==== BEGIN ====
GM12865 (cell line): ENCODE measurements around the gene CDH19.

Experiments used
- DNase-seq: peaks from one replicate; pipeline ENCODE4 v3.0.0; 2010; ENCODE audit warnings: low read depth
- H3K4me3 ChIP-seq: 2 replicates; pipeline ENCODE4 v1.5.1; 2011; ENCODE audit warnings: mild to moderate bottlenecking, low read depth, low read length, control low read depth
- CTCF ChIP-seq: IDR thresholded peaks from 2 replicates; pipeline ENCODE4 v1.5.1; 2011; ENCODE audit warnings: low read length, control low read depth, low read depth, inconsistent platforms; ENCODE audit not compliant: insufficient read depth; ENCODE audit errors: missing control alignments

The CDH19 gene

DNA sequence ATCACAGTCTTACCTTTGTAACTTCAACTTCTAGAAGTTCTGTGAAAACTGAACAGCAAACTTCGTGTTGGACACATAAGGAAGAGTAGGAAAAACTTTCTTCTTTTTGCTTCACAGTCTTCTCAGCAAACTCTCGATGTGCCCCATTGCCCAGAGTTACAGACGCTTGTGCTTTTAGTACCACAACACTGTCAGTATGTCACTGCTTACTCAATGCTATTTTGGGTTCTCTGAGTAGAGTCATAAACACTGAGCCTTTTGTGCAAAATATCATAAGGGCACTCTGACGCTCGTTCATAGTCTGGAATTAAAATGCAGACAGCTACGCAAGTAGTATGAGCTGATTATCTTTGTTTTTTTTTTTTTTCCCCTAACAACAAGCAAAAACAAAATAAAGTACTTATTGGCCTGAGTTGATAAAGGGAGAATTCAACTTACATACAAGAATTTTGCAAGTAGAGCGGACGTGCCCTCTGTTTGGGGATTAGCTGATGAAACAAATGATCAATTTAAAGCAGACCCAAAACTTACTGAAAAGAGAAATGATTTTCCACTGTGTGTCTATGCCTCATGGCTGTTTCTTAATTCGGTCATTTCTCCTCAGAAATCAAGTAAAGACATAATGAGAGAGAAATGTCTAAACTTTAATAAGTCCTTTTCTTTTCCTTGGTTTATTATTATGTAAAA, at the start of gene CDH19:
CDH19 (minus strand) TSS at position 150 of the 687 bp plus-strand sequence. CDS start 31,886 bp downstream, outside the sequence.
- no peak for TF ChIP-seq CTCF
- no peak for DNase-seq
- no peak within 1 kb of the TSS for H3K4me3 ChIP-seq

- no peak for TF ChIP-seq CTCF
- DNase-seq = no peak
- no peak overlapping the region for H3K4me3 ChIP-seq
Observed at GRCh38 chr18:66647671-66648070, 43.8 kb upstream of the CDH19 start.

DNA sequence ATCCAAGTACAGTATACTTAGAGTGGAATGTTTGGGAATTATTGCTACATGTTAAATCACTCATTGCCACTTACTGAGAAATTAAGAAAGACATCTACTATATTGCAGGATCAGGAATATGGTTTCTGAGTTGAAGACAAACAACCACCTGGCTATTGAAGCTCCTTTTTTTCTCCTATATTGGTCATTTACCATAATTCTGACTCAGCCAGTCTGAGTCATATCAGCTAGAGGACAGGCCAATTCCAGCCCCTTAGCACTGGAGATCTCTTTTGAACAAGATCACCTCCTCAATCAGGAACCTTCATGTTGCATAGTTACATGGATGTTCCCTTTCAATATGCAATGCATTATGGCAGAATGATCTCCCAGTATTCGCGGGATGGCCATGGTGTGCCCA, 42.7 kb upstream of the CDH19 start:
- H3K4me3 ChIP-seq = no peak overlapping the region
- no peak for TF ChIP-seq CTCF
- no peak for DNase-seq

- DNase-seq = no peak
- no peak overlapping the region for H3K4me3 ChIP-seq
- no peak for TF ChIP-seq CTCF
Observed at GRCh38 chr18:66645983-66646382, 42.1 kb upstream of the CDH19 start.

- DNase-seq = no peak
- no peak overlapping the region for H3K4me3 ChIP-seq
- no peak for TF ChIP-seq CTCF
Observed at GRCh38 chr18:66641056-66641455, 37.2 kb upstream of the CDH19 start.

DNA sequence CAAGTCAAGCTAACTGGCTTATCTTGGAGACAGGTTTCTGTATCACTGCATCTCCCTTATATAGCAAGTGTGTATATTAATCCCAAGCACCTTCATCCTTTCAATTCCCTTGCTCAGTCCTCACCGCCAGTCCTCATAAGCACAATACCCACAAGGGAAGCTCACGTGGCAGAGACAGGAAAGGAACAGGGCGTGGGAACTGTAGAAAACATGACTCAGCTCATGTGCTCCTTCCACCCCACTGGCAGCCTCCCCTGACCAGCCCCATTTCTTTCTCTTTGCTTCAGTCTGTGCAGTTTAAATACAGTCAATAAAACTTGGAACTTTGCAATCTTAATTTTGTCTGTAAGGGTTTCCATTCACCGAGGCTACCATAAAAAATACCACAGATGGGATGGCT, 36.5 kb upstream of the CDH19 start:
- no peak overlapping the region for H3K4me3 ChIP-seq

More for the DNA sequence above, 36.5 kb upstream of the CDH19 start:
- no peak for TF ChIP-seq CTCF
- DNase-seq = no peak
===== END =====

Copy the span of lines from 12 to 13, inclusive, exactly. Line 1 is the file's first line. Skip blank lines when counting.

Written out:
- no peak for TF ChIP-seq CTCF
- DNase-seq = no peak